Standardisation Bodies

Modern infrastructure will increasingly incorporate new components which increase the robustness of the system. The future of CAD is bright and offers the long-term promise of mobility that improves safety and transport operations while lowering the environmental impact. Therefore, at this point, we have to see a more standardised and active automated ecosystem. Providing a common interface to improve the economy of scale to reduce cost, which improves the integration of advanced functions in CAD. At global and European level, different standards developing organizations exist with the intend to inform wider industry thinking and accelerate the successful introduction of exciting pioneering technology.

Short name Description Weblink
ANSI American National Standards Institute https://www.ansi.org/
ASAM Association for standardisation of automation and measuring systems https://www.asam.net
CEN European committee for standardisation https://www.cen.eu
CENELEC European committee for Electrotechnical standardisation https://www.cenelec.eu
CEPT-ECC Electronic communications committe https://www.cept.org
DIN Deutsche Institut für Normung e.V https://www.din.de/
ETSI ITS European telecommunications standards institute https://www.etsi.org
IEC International Electrotechnical Commission https://www.iec.ch
IEEE Institute of Electrical and Electronics Engineers https://www.ieee.org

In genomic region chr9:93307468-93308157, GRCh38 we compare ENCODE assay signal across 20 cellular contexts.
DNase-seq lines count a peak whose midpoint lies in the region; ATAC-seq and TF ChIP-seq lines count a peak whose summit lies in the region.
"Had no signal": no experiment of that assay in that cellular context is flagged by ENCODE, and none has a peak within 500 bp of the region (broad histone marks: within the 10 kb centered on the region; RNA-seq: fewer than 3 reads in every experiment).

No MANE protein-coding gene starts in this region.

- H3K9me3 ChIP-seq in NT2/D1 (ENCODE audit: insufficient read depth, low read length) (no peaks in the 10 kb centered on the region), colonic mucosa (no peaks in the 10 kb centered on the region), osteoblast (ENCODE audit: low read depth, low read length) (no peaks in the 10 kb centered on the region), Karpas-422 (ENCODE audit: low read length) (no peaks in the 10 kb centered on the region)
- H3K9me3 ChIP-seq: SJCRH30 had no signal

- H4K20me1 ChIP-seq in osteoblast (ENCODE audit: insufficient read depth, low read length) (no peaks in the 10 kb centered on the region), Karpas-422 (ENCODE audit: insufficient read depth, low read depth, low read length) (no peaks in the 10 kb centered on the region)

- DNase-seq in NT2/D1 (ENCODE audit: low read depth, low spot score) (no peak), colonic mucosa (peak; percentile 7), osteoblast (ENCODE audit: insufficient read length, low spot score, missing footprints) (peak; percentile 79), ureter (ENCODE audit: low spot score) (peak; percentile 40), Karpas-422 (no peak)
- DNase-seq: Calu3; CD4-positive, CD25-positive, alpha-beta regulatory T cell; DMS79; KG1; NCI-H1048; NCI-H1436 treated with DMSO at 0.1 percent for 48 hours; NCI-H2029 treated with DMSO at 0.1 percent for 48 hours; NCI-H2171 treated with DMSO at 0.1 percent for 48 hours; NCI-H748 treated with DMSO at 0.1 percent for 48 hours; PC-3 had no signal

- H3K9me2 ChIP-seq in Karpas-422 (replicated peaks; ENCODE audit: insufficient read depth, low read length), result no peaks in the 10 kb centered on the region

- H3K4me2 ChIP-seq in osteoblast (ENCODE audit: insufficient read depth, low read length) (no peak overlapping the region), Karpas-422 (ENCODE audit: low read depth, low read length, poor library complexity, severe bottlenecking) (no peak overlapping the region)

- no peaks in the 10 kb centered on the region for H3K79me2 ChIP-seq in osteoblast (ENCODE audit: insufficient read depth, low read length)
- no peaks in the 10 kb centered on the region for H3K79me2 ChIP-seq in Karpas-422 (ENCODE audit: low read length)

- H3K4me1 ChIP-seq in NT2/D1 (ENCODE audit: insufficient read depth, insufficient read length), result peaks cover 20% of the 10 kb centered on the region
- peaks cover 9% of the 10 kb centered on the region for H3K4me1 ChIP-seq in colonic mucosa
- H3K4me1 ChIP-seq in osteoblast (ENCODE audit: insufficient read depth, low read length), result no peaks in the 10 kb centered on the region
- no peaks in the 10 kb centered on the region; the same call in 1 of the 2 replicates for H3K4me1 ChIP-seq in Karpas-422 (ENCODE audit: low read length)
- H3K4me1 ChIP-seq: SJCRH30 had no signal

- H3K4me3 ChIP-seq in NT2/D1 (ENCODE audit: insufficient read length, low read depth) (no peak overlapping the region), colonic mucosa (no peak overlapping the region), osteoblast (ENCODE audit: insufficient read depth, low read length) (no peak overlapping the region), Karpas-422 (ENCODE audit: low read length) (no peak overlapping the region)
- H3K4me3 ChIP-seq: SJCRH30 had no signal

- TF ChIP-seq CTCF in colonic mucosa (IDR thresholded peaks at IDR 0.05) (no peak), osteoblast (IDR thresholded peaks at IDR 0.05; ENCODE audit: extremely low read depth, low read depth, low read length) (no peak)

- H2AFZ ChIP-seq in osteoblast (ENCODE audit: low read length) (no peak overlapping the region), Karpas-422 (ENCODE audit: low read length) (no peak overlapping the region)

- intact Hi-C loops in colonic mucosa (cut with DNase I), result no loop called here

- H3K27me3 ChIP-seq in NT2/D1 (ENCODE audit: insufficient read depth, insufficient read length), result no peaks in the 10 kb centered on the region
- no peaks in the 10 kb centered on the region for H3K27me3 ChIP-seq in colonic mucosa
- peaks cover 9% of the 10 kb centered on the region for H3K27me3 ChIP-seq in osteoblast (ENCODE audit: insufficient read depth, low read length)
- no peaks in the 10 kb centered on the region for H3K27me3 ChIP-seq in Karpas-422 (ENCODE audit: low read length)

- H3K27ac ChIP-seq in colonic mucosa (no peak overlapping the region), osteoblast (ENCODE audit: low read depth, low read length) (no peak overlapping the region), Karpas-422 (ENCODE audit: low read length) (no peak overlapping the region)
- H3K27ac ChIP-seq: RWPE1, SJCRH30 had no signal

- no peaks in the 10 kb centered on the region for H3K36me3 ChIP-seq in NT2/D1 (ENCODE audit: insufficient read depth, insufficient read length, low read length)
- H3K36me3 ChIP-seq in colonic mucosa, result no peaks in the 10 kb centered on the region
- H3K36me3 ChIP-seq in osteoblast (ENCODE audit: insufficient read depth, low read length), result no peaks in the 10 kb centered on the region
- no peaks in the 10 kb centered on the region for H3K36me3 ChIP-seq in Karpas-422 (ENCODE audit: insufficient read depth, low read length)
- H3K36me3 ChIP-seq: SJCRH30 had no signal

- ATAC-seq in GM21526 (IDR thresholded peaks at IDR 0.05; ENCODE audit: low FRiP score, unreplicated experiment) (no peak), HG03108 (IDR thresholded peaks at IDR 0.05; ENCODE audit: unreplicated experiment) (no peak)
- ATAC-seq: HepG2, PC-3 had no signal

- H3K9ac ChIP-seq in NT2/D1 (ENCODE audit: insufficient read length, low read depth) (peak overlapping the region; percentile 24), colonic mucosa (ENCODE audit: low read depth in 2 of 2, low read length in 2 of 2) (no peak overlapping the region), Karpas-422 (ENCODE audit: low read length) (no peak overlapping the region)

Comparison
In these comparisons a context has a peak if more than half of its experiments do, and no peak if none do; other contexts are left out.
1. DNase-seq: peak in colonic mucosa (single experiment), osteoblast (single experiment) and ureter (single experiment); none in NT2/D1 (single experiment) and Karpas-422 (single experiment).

ISO International Organization for Standardisation https://www.iso.org
IETF Internet Engineering Task Force https://www.ietf.org/
ITU International Telecommunications Union https://www.itu.int
NEMA National electrical manufacturers association https://nema.org
NISO National Information Standards Organisation https://www.niso.org
SAE Society of Automotive Engineers https://www.sae.org
3GPP The 3rd Generation Partnership Project https://www.3gpp.org

European Standards

Many EU countries (e.g. France, Spain, and Sweden) have taken action to review the regulatory issues related to CAD, including testing of vehicles. Some EU countries (e.g. UK) have regulations favourable to testing and others (e.g. Italy and Germany) use a case-by-case approach. This suggests that EU member states are at different levels in terms of development, testing and deployment of CAD. For improved research and vehicle operation testing, an EU-wide harmonised regulation for CAD is required to support a legislative act.